Recently, I had a long conversation with someone about the challenges I faced working with an obstinate founder that they referred to me. The person countered that the founder was passionate about their business idea, and I misunderstood their passion. I disagreed with
Recently, I had a long conversation with someone about the challenges I faced working with an obstinate founder that they referred to me. The person countered that the founder was passionate about their business idea, and I misunderstood their passion. I disagreed with their assessment.
During the week, I have contemplated the difference between obstinate and passionate. I realize that it was difficult to separate the two. Obstinate is often misunderstood to be obsessive; a term often used to describe Mark Zuckerberg, Jeff Bezos, Brian Chesky, Elon Musk or Jack Ma.
I love obsessive founders. I considered myself an obsessive founder. I am probably even more obsessive as an investor. Why VCs love obsessive founders is well explained by Mark Suster in this Medium post titled Why I Look for Obsessive and Competitive Founders. If you are a VC investor, then you should read this post.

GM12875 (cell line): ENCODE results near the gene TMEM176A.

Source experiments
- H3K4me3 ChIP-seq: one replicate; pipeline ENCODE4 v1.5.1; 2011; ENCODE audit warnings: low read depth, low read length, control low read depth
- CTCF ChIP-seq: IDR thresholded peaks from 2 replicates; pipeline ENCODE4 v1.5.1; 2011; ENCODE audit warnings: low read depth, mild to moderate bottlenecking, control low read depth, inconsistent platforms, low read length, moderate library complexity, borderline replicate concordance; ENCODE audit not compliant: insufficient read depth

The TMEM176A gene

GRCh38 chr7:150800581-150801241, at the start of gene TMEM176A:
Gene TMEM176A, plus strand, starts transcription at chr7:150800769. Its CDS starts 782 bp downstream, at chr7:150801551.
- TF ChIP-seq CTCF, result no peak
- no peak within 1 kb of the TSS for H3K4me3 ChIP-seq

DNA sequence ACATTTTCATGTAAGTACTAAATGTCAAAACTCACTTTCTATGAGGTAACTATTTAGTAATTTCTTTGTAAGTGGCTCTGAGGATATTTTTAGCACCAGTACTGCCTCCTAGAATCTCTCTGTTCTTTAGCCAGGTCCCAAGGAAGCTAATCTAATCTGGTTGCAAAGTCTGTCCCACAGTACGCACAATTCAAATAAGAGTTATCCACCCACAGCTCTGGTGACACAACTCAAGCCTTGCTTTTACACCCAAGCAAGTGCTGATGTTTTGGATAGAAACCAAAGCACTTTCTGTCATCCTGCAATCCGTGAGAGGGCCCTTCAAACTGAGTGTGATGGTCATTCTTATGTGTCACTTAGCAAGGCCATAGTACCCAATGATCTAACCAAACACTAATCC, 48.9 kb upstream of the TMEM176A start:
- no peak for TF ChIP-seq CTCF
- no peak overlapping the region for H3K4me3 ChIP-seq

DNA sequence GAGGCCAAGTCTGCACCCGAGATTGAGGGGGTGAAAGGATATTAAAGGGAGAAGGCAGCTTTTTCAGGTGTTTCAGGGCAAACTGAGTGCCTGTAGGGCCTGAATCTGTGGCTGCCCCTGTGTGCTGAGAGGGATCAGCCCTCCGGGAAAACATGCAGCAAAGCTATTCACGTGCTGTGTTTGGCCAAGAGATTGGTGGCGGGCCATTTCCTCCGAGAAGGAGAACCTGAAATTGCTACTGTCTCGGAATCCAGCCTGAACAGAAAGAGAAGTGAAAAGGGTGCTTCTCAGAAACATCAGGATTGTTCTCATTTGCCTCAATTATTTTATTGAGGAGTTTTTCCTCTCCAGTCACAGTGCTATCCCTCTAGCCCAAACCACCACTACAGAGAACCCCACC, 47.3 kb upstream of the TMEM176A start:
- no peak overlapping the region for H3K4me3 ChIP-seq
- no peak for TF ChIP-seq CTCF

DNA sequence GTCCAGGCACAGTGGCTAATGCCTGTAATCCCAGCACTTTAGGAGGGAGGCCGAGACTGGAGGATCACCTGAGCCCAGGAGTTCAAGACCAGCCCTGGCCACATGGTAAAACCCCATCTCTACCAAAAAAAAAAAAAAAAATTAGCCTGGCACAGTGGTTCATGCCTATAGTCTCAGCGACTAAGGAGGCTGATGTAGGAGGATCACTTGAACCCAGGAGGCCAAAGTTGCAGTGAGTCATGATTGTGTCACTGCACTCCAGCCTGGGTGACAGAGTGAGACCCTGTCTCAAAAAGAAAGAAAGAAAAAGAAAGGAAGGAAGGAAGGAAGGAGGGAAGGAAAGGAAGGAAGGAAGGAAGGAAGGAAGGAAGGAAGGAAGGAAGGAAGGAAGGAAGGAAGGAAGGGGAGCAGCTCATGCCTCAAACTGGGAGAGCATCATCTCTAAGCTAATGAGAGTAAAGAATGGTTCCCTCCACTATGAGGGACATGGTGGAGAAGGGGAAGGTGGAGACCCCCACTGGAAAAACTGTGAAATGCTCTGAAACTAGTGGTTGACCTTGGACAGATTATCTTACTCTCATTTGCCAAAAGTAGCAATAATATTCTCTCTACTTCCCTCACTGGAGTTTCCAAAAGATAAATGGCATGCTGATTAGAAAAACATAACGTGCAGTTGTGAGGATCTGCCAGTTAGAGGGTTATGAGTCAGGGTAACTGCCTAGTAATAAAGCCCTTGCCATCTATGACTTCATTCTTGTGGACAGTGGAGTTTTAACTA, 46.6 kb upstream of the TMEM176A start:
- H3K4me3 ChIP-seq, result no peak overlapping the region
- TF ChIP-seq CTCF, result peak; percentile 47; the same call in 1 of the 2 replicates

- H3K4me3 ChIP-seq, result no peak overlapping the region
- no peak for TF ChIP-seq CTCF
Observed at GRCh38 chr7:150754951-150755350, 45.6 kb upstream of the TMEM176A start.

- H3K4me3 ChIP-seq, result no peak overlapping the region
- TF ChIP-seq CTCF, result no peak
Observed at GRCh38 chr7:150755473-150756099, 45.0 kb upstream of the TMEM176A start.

Moral: Obsessive is good, but obsessive is not obstinate.
Obstinate is what Oxford defines as stubbornly refusing to change one’s opinion or chosen course of action, despite attempts to persuade one to do so.
Obstinate founders can take a fantastic thing and reduce it to rubble because their need to be right is more important than their need to win. It is the classic winning the battle but losing the war syndrome.
In it, he provided a list of signs that can warn a founder whether their stubbornness is becoming an issue.
- If you never win and you never quit, you’re an idiot
- Will power vs. Won’t power
- Remember that your goals must be measurable
- Think about results
- Consider adaptability
- Your goal will remain the same, but your plan for achieving it will be different
His suggestions are absolutely banging on. I encourage you to read the article if you constantly find yourself butting heads with prospective and/or current investors.